DENV-1 reporter virus particles (RVP) are pseudo-infectious virions produced by genetic complementation of a WNV sub-genomic replicon with the DENV structural genes in trans. Wild type and mutant (T329A (E gene), K90R (prM gene), and V83L (E gene)) DENV-1 RVP were generated as described previously (Ansarah-Sobrinho et al., 2008; Dowd et al., 2011); a plasmid expressing the wild type or mutant C-prM-E genes of DENV-1 (strains West-Pac-74 or 16007) was cotransfected into 293T cells with a plasmid encoding a WNV replicon expressing GFP. The C-prM-E plasmid of DENV-1 West-Pac-74 or 16007 was mutated using the QuikChange site directed mutagenesis kit (Stratagene) to introduce amino acid substitutions. Supernatants containing RVP were harvested 72 hours after transfection, filtered through a 0.2 µm filter, and stored aliquotted at −80°C. RVP were incubated with serial dilutions of MAb under conditions of antibody excess at 37°C for one hour. Subsequently, MAb-RVP mixtures were added to Raji-DCSIGNR cells, which stably express the DC-SIGNR attachment factor (Davis et al., 2006), and were incubated at 37°C for 48 hours. Infected cells were assayed for GFP expression using a FACSCalibur flow cytometer (Becton Dickinson).
(a) Cell culture. The neutralizing activity of DENV1-E106 was determined by using a plaque reduction neutralization test in BHK21-15 cells as described previously (Shrestha et al., 2010). Additionally, single- and multi-step growth curve analysis was performed in BHK21-15 or C6/36 cells with wild type and mutant DENV-1 at different MOI (5, 1, 0.1, 0.01, or 0.001) in the presence or absence of 25 µg/ml DENV1-E106 MAb. Two hours later, free virus was removed and cells were grown in the presence or absence of 25 µg/ml DENV1-E106 MAb at 37°C. Two days later, supernatants were harvested, and virus production was determined by plaque assay in BHK21-15 cells. (b) Mice. To determine the virulence of T329A escape viruses, AG129 mice were infected with wild type or mutant virus at 101, 102 or 103 PFU by intracranial infection or 105 PFU by intraperitoneal infection. Mice were monitored for morbidity and mortality for 60 days. Brain tissues were harvested when mice were moribund and stored at −80°C. To assess whether DENV1-E106 MAb could protect mice after infection with the T329A escape virus, AG129 mice were administered single dose of 500 µg/mouse antibody one day before intraperitoneal infection with 105 PFU of wild type and mutant virus.
Aedes aegypti mosquitoes (Rexville D strain) were provided by Dr. Ken Olson (Colorado State University) and reared according to standard procedures. Adult females were fed a mixture of defibrinated goose blood and either wild type or T329A DENV-1 in a 1:1 blood:virus ratio. ATP was added to the bloodmeal at a final concentration of 2 mM. Undiluted titers of the wild type and mutant viruses were 3.1 × 106 PFU/ml and 2.6 × 106 PFU/ml, respectively. After feeding, mosquitoes were anesthetized, and engorged females separated into cartons and held for a 14-day extrinsic incubation period (EIP) at 28°C, 70 to 80% relative humidity, and a 16:8 photoperiod. In separate experiments, mosquitoes were fed a blood meal using the same virus stocks, and harvested within one hour of feeding.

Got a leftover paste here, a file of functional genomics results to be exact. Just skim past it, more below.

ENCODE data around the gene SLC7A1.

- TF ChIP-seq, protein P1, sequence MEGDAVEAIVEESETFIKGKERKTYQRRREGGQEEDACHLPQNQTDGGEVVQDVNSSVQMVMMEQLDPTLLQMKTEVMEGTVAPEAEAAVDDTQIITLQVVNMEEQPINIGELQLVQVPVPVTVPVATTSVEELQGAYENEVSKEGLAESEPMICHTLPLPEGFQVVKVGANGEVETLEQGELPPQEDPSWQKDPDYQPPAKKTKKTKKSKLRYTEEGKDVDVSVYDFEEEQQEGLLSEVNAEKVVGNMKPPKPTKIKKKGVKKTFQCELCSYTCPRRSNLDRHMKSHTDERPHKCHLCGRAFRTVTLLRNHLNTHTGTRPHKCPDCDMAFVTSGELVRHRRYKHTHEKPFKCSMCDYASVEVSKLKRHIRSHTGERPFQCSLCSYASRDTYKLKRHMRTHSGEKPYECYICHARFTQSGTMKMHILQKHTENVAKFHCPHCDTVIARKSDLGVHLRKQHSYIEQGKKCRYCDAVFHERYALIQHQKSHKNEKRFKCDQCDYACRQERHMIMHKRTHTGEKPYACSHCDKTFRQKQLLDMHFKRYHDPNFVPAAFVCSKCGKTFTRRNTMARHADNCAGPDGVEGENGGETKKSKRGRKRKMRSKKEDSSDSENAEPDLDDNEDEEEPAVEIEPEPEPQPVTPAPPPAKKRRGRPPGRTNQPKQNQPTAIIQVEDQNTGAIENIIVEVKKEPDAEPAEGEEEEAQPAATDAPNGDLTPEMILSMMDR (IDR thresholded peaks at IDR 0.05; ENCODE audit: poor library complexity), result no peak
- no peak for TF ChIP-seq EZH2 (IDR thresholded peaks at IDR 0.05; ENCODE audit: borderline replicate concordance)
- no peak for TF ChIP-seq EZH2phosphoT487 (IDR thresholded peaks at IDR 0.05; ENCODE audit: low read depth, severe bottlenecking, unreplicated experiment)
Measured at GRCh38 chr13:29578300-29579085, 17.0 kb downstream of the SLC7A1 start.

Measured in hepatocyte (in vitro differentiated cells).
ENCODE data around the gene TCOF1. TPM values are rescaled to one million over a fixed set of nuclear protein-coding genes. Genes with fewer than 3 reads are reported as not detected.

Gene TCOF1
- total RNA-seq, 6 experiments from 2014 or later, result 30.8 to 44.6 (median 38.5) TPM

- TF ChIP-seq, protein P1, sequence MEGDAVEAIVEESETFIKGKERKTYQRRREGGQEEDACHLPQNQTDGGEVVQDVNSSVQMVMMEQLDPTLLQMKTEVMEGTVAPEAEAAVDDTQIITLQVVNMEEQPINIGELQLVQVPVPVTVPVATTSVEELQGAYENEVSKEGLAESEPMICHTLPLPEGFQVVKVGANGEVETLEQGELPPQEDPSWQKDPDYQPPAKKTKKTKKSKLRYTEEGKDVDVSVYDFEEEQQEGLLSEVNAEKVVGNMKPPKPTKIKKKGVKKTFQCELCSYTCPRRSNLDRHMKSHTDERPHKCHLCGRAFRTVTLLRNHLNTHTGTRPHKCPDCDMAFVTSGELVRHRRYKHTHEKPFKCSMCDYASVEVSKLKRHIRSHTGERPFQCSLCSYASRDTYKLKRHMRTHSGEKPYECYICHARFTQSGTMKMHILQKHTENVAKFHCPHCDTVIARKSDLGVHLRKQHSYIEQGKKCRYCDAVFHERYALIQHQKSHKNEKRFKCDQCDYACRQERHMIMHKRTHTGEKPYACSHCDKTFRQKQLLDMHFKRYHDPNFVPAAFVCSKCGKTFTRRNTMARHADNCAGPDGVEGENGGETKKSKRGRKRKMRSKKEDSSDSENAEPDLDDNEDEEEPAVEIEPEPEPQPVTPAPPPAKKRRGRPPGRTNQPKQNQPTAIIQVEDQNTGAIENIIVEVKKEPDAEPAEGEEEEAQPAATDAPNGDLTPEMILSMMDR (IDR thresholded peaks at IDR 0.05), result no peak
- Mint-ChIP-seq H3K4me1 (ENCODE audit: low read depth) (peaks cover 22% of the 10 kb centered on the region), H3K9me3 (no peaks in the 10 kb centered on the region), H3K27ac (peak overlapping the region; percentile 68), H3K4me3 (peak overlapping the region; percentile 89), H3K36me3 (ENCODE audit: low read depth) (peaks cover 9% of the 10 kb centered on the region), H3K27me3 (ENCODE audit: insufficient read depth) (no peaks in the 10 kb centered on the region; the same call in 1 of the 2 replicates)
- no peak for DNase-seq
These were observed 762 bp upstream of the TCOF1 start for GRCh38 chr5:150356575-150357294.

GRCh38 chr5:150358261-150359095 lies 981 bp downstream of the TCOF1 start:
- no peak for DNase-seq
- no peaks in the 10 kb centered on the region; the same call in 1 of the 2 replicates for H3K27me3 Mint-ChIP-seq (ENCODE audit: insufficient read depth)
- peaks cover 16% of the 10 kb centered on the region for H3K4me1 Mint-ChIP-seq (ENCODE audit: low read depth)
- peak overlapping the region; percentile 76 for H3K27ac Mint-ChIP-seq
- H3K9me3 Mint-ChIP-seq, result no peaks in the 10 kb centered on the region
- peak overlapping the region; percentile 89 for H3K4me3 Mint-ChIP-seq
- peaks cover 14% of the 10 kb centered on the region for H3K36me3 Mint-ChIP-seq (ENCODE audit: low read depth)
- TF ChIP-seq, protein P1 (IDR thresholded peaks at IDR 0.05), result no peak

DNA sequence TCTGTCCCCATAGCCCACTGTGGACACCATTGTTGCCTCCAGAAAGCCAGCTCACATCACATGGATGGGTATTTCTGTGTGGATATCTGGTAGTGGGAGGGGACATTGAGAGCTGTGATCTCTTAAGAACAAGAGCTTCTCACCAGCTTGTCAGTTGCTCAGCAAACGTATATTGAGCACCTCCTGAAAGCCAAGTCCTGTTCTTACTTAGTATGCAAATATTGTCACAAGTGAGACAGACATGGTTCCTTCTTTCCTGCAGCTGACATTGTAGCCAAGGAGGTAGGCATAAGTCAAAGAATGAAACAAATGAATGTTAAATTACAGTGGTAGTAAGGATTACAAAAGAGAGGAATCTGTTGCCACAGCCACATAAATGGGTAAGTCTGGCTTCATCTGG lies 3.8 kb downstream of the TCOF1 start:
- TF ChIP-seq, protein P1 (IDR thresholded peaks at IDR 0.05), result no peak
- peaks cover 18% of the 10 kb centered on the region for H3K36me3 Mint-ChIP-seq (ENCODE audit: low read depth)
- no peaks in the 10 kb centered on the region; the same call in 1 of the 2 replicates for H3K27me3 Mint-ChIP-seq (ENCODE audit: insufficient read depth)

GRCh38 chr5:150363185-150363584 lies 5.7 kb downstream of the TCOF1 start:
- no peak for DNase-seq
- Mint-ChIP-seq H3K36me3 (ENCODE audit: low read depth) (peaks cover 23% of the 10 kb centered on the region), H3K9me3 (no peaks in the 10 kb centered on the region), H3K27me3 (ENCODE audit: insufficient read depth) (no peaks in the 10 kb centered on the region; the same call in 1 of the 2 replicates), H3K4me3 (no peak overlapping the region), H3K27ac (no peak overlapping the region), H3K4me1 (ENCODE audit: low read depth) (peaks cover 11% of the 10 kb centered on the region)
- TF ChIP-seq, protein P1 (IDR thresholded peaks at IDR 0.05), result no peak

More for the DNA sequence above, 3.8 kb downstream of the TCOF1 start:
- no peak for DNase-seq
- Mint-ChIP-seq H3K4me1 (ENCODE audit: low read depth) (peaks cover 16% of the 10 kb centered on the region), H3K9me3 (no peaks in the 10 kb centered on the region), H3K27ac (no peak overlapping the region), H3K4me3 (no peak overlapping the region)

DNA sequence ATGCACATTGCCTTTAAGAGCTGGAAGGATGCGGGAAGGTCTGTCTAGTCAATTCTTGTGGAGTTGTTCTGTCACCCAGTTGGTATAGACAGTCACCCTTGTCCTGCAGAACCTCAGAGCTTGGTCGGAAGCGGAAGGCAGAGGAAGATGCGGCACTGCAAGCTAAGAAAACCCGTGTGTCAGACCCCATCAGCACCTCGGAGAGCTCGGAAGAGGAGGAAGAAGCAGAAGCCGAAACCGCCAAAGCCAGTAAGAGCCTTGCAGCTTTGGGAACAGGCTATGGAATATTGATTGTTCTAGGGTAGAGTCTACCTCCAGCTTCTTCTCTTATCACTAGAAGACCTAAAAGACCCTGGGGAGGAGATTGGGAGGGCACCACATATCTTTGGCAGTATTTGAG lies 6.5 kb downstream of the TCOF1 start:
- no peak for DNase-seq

Whole mosquito bodies were collected, homogenized in RLT lysis buffer, and RNA was extracted using RNeasy kits (Qiagen, Valencia CA). Samples were screened for DENV-1 infection using a OneStep RT-PCR Kit (Qiagen, Valencia CA) and primers that amplified a 500 nucleotide region in domain III of the envelope (E) gene (1546F: 5’-ATCATGGCTCGTCCACAAAC-3’ and 2045R: 5’-GCTCCGCTTCAATGTTGACT-3’). This region contains the single nucleotide polymorphism that differentiates the wild type and mutant viruses. RT-PCR reactions from positive mosquitoes were purified using either QIAquick PCR purification kits (Qiagen, Valencia CA) or StrataPrep PCR purification kits (Stratagene, La Jolla CA). Amplicons were sequenced using a primer annealing 149 bases upstream (1771F: 5’-TGCAGGACACCTGAAATGCAG-3’) of the single nucleotide polymorphism (Genewiz, South Plainsfield NJ). Sequence chromatograms were analyzed to assess reversion to the wild type sequence using the PERL script PolySNP (Hall and Little, 2007).
All data were analyzed using Prism software (GraphPad software). For survival analysis, Kaplan-Meier survival curves were analyzed by log-rank test. For growth kinetics and neutralizing titers an unpaired T-test or analysis of variance was used to determine significance.
A single mutation confers neutralization escape against a therapeutic anti-DENV MAb
Replication of escape mutant virus in cell culture did not predict activity in vivo
Escape mutant virus was not purified in Aedes aegypti vector
Mice treated with MAb and infected with escape mutant virus were still protected
The authors thank R. Rico-Hesse, A. de Silva, and R. Tesh for providing DENV-1 strains, S. Whitehead for the infectious cDNA clone of West-Pac-74 and the BD1528 bacteria, and J. Roehrig for critical comments on the manuscript. This work was supported by the Burroughs Wellcome Fund, the intramural program of NIAID, and NIH grants R01-AI077955, U01-AI061373, and U54 AI057160 (Midwest Regional Center of Excellence for Biodefense and Emerging Infectious Diseases Research).
Publisher's Disclaimer: This is a PDF file of an unedited manuscript that has been accepted for publication. As a service to our customers we are providing this early version of the manuscript. The manuscript will undergo copyediting, typesetting, and review of the resulting proof before it is published in its final citable form. Please note that during the production process errors may be discovered which could affect the content, and all legal disclaimers that apply to the journal pertain.